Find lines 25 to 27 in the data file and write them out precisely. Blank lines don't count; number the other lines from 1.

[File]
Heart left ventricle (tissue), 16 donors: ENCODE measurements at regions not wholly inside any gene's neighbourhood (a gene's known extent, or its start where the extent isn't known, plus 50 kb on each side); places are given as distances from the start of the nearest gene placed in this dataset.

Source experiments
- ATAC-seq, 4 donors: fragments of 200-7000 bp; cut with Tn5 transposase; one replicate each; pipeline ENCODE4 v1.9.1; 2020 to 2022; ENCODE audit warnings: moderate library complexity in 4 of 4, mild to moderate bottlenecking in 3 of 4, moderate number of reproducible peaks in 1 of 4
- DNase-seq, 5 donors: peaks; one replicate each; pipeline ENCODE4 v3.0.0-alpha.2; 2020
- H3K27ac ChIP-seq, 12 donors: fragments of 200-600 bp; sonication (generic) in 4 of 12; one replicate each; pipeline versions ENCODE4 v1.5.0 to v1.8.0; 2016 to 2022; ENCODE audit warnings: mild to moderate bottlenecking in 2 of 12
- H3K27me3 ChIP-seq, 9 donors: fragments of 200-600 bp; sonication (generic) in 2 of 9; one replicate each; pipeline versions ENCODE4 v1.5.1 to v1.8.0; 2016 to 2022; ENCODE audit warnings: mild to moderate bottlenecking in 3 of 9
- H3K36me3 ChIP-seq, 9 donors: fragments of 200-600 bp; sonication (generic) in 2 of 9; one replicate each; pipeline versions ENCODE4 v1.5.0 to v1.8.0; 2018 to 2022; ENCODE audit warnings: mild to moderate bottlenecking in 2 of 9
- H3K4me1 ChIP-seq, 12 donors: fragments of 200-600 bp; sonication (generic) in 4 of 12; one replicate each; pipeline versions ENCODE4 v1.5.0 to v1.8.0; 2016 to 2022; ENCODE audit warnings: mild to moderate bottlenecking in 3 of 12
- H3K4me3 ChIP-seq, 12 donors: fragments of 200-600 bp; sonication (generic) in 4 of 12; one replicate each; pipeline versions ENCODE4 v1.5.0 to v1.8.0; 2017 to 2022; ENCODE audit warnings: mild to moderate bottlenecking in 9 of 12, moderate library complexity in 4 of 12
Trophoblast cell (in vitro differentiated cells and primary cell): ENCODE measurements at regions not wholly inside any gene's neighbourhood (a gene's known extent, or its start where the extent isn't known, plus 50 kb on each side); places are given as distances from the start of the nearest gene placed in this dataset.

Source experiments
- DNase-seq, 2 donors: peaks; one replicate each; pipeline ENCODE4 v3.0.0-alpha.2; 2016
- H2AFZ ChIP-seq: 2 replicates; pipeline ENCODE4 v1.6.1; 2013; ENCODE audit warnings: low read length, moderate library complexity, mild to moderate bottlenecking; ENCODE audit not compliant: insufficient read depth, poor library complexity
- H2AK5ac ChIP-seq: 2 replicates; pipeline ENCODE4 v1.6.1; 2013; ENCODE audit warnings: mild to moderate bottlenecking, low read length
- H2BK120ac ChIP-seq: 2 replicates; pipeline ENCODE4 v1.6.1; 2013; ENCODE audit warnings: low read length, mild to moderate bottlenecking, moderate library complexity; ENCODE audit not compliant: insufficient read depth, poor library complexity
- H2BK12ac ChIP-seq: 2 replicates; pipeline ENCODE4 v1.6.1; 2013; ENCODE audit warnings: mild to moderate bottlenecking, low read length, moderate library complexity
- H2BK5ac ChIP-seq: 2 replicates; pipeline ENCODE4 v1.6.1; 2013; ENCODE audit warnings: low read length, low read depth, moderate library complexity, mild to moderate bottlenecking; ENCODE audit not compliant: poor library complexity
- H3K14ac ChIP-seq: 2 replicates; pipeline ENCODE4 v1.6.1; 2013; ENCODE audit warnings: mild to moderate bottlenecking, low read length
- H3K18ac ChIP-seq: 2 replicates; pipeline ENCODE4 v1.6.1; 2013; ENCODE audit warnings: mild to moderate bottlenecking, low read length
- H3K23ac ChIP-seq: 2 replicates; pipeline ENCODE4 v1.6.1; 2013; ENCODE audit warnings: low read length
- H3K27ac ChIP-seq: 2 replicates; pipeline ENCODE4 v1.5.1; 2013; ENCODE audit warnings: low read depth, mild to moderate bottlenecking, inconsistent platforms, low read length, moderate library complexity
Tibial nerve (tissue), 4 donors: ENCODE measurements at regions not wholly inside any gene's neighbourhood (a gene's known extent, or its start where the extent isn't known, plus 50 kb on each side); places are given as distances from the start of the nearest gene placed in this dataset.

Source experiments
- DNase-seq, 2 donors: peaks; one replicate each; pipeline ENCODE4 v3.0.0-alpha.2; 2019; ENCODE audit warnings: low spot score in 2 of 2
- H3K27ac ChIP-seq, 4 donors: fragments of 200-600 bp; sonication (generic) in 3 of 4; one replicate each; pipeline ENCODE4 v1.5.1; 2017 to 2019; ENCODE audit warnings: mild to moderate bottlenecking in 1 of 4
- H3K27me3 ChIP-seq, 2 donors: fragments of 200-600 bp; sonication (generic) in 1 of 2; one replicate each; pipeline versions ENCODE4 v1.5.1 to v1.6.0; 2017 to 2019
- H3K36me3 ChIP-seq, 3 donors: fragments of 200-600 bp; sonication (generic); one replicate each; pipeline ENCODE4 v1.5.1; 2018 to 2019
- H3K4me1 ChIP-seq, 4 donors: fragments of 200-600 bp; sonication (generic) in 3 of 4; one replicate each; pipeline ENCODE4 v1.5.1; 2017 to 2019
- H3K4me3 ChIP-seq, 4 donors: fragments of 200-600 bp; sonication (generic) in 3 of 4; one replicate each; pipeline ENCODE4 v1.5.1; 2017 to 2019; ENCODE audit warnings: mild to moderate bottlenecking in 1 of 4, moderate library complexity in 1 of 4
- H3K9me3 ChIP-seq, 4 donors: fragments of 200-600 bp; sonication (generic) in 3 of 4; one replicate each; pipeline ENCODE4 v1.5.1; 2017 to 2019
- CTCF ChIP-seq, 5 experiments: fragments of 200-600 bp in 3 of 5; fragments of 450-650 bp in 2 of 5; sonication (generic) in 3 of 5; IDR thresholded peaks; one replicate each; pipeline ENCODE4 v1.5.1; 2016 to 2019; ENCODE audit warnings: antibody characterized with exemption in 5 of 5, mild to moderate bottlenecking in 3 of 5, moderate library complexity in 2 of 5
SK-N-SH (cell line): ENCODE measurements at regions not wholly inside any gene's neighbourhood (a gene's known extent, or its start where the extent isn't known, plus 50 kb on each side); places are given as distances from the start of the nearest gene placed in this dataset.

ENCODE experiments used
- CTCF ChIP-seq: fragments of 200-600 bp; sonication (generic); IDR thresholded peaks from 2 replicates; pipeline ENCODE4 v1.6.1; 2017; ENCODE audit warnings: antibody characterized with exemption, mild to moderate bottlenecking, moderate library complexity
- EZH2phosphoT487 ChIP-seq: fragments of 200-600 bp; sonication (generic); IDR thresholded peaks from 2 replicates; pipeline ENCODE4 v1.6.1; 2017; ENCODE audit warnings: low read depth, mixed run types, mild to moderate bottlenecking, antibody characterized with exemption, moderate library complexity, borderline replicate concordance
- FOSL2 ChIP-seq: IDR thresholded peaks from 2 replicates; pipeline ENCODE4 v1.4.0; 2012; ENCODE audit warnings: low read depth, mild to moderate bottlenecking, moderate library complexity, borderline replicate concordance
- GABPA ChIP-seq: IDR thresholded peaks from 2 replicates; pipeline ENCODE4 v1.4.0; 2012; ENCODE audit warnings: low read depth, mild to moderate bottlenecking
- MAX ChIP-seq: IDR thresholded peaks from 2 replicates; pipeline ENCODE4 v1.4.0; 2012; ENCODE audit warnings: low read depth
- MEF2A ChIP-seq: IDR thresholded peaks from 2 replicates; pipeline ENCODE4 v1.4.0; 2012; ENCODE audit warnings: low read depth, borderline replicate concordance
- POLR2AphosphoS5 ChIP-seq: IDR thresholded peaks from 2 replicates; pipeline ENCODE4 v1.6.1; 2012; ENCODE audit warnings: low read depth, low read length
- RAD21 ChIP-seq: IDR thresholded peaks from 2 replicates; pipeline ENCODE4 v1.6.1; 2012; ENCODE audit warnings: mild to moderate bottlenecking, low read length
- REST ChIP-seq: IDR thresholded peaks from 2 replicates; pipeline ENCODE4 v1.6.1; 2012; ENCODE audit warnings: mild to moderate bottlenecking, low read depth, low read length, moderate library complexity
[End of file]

- H3K27ac ChIP-seq, 4 donors: fragments of 200-600 bp; sonication (generic) in 3 of 4; one replicate each; pipeline ENCODE4 v1.5.1; 2017 to 2019; ENCODE audit warnings: mild to moderate bottlenecking in 1 of 4
- H3K27me3 ChIP-seq, 2 donors: fragments of 200-600 bp; sonication (generic) in 1 of 2; one replicate each; pipeline versions ENCODE4 v1.5.1 to v1.6.0; 2017 to 2019
- H3K36me3 ChIP-seq, 3 donors: fragments of 200-600 bp; sonication (generic); one replicate each; pipeline ENCODE4 v1.5.1; 2018 to 2019